What are the market needs and wants for a voluntary common EU certification scheme for the energy performance of non-residential buildings?
The aim of this study was to provide a thorough market analysis for a voluntary common EU certification scheme for non-residential buildings in the EU, with a focus on energy performance. The main objectives of the study were to 1) obtain a good understanding of the current market for (non-residential) building energy-performance certification schemes, their success factors and failures, 2) identify the scope and positioning for a successful common EU certification scheme for the energy performance of non-residential buildings, and 3) give recommendations and propose a roadmap for the further development and implementation of such a scheme.
Key findings of this study were:
- The market for voluntary building certification schemes in the EU is young, and there are differences between Member States in their uptake of such schemes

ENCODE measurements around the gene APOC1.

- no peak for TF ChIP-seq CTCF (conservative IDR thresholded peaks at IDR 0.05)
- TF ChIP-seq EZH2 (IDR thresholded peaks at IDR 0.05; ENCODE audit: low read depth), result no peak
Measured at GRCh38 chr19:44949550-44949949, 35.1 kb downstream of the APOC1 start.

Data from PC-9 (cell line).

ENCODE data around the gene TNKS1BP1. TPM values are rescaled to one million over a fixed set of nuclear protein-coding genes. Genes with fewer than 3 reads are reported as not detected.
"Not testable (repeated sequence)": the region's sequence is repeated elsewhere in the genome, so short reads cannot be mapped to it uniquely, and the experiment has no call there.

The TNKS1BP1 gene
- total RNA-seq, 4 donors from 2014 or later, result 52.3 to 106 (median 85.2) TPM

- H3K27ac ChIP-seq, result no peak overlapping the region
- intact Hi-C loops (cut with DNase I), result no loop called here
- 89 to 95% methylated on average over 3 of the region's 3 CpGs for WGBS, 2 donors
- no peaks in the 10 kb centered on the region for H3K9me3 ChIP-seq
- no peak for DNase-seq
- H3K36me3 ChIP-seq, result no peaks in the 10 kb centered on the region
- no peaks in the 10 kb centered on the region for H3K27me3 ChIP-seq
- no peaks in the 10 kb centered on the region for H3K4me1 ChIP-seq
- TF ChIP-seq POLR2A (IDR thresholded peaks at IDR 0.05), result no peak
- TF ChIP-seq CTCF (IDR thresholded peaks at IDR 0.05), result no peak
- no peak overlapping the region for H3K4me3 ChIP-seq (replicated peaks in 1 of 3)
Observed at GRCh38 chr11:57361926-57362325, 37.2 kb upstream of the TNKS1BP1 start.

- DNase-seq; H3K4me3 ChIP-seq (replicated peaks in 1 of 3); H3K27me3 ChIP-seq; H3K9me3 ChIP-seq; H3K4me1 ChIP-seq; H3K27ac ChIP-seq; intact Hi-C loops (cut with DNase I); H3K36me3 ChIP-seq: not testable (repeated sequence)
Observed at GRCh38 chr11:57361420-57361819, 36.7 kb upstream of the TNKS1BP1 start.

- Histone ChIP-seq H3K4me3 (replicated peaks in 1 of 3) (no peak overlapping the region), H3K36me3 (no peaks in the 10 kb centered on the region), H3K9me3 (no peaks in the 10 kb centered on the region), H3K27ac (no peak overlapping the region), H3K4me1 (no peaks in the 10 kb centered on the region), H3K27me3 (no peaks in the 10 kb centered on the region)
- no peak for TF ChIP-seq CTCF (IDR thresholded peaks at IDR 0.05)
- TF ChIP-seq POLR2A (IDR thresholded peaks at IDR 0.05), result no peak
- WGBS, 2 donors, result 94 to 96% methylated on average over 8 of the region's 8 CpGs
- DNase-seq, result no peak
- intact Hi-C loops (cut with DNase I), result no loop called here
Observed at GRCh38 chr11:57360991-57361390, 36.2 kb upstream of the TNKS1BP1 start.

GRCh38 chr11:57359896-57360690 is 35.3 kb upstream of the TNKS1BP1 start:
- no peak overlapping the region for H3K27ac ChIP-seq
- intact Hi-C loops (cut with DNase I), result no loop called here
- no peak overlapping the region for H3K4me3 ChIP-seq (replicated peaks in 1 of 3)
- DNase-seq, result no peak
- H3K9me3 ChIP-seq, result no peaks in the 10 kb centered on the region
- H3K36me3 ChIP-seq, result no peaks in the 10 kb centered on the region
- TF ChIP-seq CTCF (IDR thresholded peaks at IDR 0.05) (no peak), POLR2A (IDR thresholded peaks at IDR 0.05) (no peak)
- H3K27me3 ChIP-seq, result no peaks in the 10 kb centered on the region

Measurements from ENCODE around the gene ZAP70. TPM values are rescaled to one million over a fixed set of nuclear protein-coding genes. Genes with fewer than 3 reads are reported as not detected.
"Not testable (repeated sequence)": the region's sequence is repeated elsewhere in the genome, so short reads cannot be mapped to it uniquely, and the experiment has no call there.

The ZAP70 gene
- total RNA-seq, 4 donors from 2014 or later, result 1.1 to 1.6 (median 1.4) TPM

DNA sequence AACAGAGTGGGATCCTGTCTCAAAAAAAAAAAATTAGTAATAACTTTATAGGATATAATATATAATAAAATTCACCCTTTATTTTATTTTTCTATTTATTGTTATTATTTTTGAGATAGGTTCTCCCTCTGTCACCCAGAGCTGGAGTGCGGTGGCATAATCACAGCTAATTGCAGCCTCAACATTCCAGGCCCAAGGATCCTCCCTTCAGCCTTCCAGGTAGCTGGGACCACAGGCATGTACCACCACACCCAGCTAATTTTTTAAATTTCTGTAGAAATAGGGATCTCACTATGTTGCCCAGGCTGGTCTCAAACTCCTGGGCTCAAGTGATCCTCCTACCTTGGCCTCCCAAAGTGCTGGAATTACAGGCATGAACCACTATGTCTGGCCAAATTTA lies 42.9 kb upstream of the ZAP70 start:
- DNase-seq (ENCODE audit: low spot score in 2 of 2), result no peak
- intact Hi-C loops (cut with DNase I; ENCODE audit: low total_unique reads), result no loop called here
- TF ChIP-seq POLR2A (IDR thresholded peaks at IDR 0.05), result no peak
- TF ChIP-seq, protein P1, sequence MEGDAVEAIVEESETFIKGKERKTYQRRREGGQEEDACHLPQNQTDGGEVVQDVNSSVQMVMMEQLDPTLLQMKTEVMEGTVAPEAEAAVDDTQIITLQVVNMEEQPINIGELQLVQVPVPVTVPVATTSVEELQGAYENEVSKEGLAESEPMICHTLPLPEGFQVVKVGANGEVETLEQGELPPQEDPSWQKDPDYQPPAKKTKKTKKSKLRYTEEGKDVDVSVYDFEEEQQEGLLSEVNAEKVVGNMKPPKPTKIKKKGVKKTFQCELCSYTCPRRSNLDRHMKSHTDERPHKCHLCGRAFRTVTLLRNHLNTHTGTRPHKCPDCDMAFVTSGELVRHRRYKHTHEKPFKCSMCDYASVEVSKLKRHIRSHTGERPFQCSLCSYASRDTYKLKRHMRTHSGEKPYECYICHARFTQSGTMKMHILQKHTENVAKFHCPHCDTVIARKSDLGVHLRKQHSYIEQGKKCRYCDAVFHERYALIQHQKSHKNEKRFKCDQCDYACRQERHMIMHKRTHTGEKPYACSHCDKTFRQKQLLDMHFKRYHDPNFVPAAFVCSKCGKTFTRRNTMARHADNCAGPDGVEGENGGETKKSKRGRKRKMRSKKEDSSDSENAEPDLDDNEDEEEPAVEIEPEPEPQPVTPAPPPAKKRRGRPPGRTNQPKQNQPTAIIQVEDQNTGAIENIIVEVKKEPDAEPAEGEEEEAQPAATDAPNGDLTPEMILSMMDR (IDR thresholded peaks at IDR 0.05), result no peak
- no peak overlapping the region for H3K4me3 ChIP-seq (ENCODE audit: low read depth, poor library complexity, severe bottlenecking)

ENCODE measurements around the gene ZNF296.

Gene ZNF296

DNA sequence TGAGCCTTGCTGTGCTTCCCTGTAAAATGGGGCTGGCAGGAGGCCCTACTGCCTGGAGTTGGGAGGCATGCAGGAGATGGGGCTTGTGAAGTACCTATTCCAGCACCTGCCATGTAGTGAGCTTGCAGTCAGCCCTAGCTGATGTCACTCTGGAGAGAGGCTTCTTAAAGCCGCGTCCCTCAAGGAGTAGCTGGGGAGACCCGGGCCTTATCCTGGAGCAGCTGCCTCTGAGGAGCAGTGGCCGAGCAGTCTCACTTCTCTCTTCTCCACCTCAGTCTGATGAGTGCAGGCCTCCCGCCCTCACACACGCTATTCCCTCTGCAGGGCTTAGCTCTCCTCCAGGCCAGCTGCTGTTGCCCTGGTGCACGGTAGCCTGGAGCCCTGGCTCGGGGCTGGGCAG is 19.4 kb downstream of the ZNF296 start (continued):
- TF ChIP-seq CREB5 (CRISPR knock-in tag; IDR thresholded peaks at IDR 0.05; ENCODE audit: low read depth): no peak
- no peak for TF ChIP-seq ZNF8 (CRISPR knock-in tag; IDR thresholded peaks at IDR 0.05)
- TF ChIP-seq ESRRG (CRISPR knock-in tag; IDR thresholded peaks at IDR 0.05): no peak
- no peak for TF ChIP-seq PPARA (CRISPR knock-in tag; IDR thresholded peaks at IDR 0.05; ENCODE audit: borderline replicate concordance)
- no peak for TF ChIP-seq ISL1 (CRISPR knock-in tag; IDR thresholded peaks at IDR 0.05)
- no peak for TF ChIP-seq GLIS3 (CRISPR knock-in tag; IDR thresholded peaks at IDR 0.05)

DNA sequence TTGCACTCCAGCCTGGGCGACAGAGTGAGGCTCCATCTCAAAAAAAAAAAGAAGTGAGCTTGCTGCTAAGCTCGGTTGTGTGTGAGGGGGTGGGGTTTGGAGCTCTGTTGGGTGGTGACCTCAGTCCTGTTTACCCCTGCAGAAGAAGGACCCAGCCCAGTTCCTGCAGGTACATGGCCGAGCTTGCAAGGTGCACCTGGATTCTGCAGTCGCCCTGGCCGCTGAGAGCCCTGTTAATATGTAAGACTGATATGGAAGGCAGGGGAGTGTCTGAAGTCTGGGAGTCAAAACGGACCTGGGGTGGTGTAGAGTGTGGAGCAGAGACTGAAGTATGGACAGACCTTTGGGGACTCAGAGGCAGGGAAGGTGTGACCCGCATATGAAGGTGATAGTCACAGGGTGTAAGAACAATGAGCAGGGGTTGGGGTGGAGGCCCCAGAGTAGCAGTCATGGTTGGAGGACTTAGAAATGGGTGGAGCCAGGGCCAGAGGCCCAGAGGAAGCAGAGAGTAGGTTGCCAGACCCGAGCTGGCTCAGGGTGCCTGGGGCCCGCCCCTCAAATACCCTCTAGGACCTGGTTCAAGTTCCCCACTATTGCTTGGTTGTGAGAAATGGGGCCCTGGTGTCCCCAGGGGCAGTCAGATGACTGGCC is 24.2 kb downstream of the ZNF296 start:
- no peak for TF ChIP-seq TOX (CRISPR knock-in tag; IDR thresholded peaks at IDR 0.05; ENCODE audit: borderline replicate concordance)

- Key factors when choosing a certification scheme include reliability, cost and international acceptance.
- The most significant added value of a voluntary common EU scheme is that it allows for a consistent comparison between buildings across Member States, while simultaneously offering high-quality assessment and international acceptance.
- A majority of interviewed scheme users were in favour of integrating the EU common voluntary scheme within existing mandatory or voluntary schemes.
Recommendations for the design of an EU scheme:
- Consider a pilot phase for initial launch focusing on a sub-sector of the non-residential building stock (e.g. offices, hotels);
- Cover the public and private sector;
- Develop one single version to cover both new and existing buildings;
- Start with a module for energy only, allowing for the possibility of future expansion into other modules;
- Cover energy in use and as designed;
- The scheme should be low cost;
- The centralised registration system and disclosure should be outsourced but publicly funded; and
- Adopt a comparative label design.